The Carter administration's top economic adviser yesterday sought to deemphasize the President's goal of a balanced budget in fiscal 1981, and abandoned outright the target of a 4 per cent inflation rate by the end of 1979.
Charles L. Schultze, chairman of the Council of Economic Advisers, said the administration's planning strategy "is not based on putting balanced budgets ahead of everything else."
He expressed the hope that the budget could be balanced in fiscal 1981, but stressed even more the need to maintain a "high employment" economy. If the private economy were to weaken, Schultze said, the right course would be additional tax-cutting programs and more federal spending to create jobs.
The latter course was precisely what Labor Secretary Ray Marshall proposed yesterday for the weakest sector of the economy.
In a speech to the National Alliance of Businessmen, Marshall recommended tapping an estimated $15 billion shortfall in government spending this year to finance a major expansion of federally financed jobs to help reduce unemployment, especially among young black people.
Marshall suggested expanding public service jobs from 725.000 to 1.4 million by 1980, a 50 per cent increase in the recently enacted youth employment program and a prompt start on testing inner-city job programs for the administration's proposed new welfare plan.
Aides to Marshall said he outlined some of these ideas in a memorandum that Carter requested earlier this month after release of statistics showing the unemployment rate among black teenagers to be 40.5 per cent. Carter has called that situation his "most important domestic issue right now."
Marshall told reporters he has not yet received any White House reaction to the ideas but plans to discuss them with Carter in about a week.
Marshall's plan focuses on using money that the government planned to spend, but did not spend during the current fiscal year. This shortfall amounts to about $15 billion of the early 1977 projection of $417 billion in federal spending for the year.
The spending slowdown has been a source of bafflement and concern for budget officials in both the Ford and Carter administrations.
A congressional budget aide said that, to the extent that the shortfall arises from money that isn't being spent as opposed to faulty estimates, a reallocation is technically feasible, although it may be politically difficult.
In his speech to the businessmen's group, a voluntary government-supported association devoted to increasing employment, Marshall said the economic outlook for the next 6 to 12 months is murky, but clearly indicates a need for "additional stimulus" to create more jobs for blacks and young people.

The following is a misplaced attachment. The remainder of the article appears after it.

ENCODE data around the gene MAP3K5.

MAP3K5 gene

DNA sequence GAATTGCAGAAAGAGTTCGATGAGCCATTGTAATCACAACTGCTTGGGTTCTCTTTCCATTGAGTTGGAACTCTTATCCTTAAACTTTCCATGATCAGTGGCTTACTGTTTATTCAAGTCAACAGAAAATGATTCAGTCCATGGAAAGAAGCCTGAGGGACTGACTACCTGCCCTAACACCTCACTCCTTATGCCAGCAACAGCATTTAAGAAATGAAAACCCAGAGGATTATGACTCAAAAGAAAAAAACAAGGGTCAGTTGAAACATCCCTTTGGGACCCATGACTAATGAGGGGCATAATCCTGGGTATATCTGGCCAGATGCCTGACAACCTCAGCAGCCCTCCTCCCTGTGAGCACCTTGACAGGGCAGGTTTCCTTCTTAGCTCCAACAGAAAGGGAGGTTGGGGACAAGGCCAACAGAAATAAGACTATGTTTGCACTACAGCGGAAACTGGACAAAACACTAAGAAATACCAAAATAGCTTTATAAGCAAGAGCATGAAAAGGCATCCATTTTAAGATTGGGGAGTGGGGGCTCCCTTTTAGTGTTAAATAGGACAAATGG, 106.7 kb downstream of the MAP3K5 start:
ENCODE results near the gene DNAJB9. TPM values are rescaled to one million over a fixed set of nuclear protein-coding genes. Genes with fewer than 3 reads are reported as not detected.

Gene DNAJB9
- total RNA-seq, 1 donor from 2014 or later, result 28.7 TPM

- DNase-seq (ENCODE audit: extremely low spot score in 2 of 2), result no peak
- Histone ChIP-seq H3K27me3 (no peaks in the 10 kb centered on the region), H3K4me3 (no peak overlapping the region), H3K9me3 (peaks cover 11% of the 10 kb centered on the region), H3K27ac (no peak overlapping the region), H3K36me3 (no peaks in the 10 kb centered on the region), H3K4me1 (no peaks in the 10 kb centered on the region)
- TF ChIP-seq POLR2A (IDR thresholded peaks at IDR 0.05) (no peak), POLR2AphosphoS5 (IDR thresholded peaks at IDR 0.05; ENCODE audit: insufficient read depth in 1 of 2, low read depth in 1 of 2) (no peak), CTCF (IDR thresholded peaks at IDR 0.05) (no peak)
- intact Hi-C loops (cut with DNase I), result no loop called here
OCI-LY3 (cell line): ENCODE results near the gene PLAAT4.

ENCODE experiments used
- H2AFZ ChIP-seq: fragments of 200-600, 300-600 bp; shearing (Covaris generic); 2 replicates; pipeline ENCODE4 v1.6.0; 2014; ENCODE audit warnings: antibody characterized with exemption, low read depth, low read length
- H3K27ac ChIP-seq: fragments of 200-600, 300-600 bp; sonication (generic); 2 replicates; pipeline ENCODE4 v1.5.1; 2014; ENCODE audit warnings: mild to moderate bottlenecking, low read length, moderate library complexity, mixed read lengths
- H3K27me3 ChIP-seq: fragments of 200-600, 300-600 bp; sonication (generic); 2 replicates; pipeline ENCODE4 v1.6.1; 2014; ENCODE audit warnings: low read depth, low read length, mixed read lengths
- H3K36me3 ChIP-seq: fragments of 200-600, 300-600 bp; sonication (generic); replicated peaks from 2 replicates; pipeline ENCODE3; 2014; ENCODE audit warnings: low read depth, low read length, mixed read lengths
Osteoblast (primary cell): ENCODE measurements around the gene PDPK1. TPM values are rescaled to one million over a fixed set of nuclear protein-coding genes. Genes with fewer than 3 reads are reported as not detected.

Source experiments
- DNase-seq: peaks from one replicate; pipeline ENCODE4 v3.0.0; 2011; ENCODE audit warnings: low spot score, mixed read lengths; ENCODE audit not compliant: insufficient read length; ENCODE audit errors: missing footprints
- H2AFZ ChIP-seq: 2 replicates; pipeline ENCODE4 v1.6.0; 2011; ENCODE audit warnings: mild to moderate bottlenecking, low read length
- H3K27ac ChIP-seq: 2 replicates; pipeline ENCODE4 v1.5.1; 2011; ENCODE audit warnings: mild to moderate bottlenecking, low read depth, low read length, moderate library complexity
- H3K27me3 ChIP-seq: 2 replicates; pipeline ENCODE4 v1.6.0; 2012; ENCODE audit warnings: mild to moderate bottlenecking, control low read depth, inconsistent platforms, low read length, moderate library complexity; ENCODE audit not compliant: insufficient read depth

Schultze's shift yesterday, made in a speech here to the American Newspaper Publishers Association, dropped out any explicit commitment to a balanced budget in fiscal 1981 from a list of the administration's "broad objectives and policies."
In a telephone interview following the address, Schultze insisted that the administration policy is unchanged. Carter commitment to a balanced budget, reduction in unemployment to 5 per cent by fiscal 1981 and the simultaneous advancement of a number of social goals was the cornerstone of Democratic campaign strategy last year.
The feasibility of achieving all those targets has been widely challenged, notably in studies by the Congressional Budget Office and the Brookings Institution. The balanced budget target has also been severely criticized by Democratic liberals and spokesmen for blacks, who argue for greater attention to unemployment and to urban problems.
Schultze conceded, however, that the emphasis was changed, and changed deliberately. I read over my old speeches, and they emphasized a balanced budget too much I found the phrase 'balanced budget' on every page."
As he stated in his ANPA speech, the budgetary goal over the next four years is merely "to avoid inflationary deficits as the economy returns to high employment and prosperity."
Schultze conceded in the subsequent interview that his omission of a 4 per cent inflation target from his speech was significant, "because it is more difficult to get (down) to that." The goal he outlined was simply to prevent "a reacceleration of inflation, and beyond that to seek a reduction in the rate of inflation."
Carter set the 4 per cent target for the end of 1979 on April 15, when he announced a mild anti-inflation program, many parts of which are yet to be put into effect.
In yesterday's speech Schultze mentioned no new target, nor did he predict that the present 6.0 to 6.5 per cent rate of inflation - "far too high for comfort" - would abate.
Schultze was relatively opimistic about the short-term economic outlook despite some weak spots. For one, he pointed to the enormous U.S. trade deficit, running around a $25 billion rate, and said it had "damped" economic growth. But, as he has done before, he rejected the notion that there would be either a recession or substantially slower growth "in the year ahead."
For the longer term, Schultze was considerably less positive, warning that it "will not be an easy (task)" to achieve non-inflationary economic growth "over the next several years."
He ciled uncertainty and a lack of confidence among both business and consumers, still scarred by the severe recession of 1974-75. "Government has to wrestle with the paradox of an economy in which most of the underlying economic circumstances and basically favorable, while the major actors - businessmen, financial institutions, and consumers - still view the future with caution and skepticism," he declared.